Christian activism is increasing, not decreasing, in Britain. Is this the future of Christianity?
Like Mary, we have to let go of that Christ, whom we have imagined, and encounter Christ in his own reality.
It was a joy to be in the historic and vibrant city of Bengaluru, the digital capital of India, from October 17 to 24, and to meet up with so many theologians.
Is the Church of England dying? Is Anglicanism in much of the Global North on the way out? The answers to these questions are not simple.
We are taught that Christ tore down the gates of Hell. My memorable trek by Hekla, the Icelandic “gateway of Hell” has left me convinced that when he did this, not only were the souls of the faithful released, but so too was beauty. And like those souls, beauty so redeemed can never again be contained.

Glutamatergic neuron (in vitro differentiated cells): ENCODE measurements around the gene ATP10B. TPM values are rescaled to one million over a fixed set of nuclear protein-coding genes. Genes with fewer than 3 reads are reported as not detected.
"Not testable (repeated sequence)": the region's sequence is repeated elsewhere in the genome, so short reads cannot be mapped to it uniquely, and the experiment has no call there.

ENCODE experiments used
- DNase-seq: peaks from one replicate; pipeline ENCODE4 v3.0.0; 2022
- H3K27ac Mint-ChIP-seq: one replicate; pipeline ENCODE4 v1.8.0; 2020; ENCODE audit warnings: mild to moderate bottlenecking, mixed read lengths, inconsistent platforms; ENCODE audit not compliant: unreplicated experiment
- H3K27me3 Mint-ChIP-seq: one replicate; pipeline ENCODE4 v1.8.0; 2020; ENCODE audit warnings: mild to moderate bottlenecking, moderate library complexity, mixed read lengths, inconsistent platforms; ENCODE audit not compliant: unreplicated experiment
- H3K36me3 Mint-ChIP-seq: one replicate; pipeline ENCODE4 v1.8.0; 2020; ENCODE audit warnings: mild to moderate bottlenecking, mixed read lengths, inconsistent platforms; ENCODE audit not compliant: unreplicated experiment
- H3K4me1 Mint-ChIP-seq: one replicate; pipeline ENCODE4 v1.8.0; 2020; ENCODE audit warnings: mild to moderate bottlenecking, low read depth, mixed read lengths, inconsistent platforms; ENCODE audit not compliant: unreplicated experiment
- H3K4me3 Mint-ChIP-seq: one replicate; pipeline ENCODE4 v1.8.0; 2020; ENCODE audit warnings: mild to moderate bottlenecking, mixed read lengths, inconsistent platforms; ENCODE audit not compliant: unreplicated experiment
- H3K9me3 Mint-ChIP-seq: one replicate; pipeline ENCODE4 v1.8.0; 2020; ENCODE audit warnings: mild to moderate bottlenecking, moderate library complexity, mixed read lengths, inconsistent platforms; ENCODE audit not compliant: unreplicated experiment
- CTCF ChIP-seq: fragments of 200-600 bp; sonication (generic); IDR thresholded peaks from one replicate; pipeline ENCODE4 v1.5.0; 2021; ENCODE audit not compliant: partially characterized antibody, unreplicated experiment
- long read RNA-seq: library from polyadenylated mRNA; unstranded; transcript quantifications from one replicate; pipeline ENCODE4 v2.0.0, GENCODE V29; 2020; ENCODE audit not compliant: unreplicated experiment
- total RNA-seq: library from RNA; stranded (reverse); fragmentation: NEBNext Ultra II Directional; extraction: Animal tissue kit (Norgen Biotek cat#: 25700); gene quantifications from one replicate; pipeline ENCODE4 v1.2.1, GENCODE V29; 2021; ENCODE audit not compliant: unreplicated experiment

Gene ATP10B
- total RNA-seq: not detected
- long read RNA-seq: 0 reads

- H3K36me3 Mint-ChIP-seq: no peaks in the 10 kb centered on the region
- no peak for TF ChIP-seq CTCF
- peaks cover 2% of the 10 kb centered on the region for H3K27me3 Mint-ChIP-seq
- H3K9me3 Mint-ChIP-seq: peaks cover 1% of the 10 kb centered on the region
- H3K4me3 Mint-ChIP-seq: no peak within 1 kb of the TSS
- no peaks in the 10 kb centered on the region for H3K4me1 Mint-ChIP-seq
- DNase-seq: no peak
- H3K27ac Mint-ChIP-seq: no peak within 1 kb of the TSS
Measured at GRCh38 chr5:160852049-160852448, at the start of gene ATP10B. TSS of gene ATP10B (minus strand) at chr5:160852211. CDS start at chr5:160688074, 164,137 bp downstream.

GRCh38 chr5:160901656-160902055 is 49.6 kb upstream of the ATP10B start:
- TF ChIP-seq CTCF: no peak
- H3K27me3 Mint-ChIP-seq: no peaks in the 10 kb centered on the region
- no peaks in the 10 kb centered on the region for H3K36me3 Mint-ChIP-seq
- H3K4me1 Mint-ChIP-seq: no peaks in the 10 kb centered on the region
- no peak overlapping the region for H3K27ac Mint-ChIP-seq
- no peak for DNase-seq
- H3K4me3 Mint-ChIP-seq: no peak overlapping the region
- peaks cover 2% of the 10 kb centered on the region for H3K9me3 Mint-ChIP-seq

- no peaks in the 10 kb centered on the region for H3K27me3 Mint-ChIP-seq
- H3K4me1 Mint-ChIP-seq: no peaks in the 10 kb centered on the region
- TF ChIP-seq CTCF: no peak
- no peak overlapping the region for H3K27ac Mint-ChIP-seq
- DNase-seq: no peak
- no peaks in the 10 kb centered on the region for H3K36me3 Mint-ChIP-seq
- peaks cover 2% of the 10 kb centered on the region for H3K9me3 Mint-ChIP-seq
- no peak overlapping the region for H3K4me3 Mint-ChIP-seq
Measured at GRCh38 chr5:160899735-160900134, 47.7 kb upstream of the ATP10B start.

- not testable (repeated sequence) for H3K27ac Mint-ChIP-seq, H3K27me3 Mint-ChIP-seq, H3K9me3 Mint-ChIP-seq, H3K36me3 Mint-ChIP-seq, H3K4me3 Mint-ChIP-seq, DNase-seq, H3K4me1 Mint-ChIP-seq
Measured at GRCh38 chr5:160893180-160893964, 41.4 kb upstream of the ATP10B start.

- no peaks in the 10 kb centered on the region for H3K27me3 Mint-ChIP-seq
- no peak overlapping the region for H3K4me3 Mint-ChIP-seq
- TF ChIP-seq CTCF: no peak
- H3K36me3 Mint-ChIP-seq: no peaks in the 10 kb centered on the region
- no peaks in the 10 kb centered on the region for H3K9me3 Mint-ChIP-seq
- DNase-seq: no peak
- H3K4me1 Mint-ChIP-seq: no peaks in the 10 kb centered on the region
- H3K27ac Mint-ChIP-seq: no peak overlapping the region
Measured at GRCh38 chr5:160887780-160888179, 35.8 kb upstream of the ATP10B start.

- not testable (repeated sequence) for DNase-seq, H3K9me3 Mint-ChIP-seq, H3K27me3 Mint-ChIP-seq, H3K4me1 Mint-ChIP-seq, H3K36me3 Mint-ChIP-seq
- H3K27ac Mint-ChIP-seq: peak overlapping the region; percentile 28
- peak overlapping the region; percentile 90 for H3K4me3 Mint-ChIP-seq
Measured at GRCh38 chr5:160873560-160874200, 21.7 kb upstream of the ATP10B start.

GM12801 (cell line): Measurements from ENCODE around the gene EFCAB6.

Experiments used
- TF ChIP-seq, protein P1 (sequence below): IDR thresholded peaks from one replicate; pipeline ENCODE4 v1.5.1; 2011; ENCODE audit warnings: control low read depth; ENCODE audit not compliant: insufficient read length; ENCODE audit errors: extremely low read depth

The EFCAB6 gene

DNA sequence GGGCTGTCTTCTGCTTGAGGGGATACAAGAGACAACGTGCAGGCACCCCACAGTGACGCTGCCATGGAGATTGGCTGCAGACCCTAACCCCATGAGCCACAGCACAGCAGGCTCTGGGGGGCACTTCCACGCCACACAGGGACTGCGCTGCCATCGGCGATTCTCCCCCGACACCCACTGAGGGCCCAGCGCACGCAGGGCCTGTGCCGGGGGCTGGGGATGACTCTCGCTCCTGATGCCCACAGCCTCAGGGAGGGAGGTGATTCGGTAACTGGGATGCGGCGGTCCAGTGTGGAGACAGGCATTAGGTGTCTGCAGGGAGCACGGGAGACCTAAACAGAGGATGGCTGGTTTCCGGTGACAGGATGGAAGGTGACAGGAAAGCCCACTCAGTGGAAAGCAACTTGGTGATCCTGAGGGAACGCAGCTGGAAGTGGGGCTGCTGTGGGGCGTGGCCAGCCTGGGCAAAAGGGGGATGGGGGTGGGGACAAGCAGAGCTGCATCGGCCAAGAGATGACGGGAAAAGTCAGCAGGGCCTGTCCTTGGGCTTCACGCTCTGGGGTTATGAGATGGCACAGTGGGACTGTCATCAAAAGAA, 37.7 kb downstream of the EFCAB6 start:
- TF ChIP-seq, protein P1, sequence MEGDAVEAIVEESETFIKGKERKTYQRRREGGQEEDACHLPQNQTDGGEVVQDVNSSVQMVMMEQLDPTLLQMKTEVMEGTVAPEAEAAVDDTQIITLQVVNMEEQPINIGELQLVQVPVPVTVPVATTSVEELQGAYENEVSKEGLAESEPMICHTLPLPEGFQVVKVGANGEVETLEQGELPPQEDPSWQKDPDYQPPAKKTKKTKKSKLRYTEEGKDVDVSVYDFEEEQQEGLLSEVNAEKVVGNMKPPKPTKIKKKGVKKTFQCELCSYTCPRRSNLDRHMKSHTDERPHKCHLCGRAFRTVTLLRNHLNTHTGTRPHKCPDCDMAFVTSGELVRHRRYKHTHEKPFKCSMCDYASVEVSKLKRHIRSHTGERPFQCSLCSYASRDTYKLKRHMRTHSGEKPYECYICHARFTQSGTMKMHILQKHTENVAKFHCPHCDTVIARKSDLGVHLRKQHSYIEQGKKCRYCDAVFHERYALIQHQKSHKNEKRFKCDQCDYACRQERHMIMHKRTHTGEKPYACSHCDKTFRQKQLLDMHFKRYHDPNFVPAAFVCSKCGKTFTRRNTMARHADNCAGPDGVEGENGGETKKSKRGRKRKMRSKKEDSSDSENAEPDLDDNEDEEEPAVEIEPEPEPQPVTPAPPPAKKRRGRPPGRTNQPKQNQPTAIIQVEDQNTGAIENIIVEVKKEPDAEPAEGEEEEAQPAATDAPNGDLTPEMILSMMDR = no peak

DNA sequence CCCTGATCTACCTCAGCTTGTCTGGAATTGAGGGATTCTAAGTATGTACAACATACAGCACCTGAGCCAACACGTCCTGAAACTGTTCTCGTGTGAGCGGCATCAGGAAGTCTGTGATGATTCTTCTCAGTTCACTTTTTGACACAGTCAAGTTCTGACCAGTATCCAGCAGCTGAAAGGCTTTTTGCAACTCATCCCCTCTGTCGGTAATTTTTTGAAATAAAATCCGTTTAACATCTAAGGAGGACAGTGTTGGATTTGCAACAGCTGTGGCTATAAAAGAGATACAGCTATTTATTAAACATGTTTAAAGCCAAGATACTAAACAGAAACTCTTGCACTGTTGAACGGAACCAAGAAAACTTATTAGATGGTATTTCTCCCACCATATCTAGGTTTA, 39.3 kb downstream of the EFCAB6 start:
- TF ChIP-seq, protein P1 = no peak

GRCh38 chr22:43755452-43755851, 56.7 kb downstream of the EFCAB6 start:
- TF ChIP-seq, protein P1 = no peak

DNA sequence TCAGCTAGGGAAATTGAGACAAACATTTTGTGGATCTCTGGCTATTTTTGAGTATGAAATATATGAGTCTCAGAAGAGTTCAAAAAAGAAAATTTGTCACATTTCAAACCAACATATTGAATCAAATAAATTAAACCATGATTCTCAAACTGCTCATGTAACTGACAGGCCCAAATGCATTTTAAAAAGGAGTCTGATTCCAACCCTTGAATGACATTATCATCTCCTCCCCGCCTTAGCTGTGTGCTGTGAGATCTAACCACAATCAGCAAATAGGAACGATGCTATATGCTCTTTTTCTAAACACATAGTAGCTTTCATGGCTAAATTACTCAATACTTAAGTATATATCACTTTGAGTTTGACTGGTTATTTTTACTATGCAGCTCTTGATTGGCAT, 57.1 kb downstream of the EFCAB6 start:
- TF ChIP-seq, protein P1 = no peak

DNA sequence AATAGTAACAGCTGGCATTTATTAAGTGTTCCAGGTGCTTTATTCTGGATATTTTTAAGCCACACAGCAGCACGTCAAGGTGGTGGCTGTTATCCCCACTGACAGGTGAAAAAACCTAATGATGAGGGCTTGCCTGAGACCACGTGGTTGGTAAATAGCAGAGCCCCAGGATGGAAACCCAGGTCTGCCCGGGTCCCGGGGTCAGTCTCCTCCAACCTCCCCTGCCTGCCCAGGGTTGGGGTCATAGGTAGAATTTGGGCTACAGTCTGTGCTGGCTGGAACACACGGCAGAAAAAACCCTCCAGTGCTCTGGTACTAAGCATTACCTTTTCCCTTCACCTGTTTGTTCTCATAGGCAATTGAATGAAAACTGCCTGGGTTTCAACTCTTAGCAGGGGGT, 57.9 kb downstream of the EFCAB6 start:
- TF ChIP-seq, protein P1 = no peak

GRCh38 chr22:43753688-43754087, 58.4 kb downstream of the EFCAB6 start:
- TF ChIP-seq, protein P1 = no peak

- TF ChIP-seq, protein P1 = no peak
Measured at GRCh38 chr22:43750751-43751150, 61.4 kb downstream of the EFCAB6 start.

As the C of E struggles over issues in human sexuality, we might hope for more than attention to establishment and "apostolicity." Instead, we seek a recognition of the Church of England's providential role as a servant in the formation of a global Communion of national churches straining for a more Catholic identity, not ignoring the gift of the local, but always with an eye towards the graces of the universal.
I can only lament yet another airing of Anglicanism’s dirty laundry: namely, the fear and anxiety of all parties regarding any settled, visible consensus around human sexuality, both within national churches and in the Anglican Communion at large.
The English church is still wrestling with the consequences of a terrible demographic, psychic, spiritual, cultural, and philosophical catastrophe.